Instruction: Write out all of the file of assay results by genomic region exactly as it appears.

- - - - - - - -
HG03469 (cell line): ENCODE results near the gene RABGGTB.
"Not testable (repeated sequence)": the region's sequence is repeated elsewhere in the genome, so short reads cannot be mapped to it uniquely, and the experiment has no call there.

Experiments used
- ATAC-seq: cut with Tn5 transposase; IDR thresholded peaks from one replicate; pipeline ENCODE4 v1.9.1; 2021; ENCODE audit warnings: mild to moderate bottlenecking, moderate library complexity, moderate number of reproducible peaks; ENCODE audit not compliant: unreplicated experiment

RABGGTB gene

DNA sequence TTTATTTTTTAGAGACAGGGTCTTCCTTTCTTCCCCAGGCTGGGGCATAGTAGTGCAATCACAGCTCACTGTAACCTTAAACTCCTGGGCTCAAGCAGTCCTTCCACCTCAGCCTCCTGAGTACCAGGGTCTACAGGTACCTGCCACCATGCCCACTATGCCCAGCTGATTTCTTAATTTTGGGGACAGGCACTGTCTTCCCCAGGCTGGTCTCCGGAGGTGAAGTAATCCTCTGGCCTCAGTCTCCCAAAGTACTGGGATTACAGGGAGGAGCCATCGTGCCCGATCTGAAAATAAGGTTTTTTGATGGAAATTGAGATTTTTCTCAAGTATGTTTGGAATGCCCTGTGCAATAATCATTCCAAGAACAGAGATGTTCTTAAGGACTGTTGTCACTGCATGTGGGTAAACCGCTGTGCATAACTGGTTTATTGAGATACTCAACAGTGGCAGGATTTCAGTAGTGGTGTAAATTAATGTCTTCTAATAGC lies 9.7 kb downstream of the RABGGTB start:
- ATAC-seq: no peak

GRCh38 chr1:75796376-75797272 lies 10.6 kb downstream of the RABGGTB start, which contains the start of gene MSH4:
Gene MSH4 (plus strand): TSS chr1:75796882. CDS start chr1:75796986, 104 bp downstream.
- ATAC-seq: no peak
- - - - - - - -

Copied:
HG03469 (cell line): ENCODE results near the gene RABGGTB.
"Not testable (repeated sequence)": the region's sequence is repeated elsewhere in the genome, so short reads cannot be mapped to it uniquely, and the experiment has no call there.

Experiments used
- ATAC-seq: cut with Tn5 transposase; IDR thresholded peaks from one replicate; pipeline ENCODE4 v1.9.1; 2021; ENCODE audit warnings: mild to moderate bottlenecking, moderate library complexity, moderate number of reproducible peaks; ENCODE audit not compliant: unreplicated experiment

RABGGTB gene

DNA sequence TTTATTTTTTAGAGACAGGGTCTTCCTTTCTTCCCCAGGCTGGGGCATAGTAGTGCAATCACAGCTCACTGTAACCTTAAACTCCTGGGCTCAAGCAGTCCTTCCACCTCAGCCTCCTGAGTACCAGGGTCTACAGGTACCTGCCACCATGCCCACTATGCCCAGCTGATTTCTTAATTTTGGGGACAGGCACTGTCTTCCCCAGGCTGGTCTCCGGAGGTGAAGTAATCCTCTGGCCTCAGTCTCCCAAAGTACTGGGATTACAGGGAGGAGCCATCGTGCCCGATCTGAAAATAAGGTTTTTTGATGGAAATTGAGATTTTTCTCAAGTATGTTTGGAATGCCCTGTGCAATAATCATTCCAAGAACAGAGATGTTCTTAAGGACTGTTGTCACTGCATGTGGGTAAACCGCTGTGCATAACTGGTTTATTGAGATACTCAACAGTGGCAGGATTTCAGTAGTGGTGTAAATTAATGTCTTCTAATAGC lies 9.7 kb downstream of the RABGGTB start:
- ATAC-seq: no peak

GRCh38 chr1:75796376-75797272 lies 10.6 kb downstream of the RABGGTB start, which contains the start of gene MSH4:
Gene MSH4 (plus strand): TSS chr1:75796882. CDS start chr1:75796986, 104 bp downstream.
- ATAC-seq: no peak